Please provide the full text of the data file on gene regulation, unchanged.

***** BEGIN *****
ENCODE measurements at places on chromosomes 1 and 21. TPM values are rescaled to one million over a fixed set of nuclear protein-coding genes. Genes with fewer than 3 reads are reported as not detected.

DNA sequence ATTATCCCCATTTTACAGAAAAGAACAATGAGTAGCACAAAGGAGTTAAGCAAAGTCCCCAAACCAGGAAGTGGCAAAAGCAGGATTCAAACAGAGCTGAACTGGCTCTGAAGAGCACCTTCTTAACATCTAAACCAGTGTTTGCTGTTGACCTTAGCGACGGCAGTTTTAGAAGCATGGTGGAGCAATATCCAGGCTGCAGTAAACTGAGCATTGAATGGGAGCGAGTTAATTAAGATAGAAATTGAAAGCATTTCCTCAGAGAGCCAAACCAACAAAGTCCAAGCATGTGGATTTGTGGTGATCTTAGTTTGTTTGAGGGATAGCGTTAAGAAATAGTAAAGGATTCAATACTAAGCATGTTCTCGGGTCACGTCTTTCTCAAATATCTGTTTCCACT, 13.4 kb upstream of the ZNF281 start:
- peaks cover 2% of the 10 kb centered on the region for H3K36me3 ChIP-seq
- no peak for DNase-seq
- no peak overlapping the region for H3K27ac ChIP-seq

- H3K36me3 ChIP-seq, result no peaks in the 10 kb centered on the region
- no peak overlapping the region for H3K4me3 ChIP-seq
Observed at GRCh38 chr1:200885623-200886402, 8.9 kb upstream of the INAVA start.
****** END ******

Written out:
ENCODE measurements at places on chromosomes 1 and 21. TPM values are rescaled to one million over a fixed set of nuclear protein-coding genes. Genes with fewer than 3 reads are reported as not detected.

DNA sequence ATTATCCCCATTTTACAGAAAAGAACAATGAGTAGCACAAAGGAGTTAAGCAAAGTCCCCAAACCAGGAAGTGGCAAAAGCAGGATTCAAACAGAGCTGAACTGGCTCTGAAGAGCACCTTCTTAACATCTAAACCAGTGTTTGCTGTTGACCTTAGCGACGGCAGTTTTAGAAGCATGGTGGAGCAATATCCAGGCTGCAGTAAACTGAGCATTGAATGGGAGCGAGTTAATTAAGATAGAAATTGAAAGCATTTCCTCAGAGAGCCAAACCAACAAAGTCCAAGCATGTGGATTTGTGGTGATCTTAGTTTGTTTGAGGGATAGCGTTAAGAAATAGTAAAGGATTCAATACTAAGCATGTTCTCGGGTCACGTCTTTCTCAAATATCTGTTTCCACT, 13.4 kb upstream of the ZNF281 start:
- peaks cover 2% of the 10 kb centered on the region for H3K36me3 ChIP-seq
- no peak for DNase-seq
- no peak overlapping the region for H3K27ac ChIP-seq

- H3K36me3 ChIP-seq, result no peaks in the 10 kb centered on the region
- no peak overlapping the region for H3K4me3 ChIP-seq
Observed at GRCh38 chr1:200885623-200886402, 8.9 kb upstream of the INAVA start.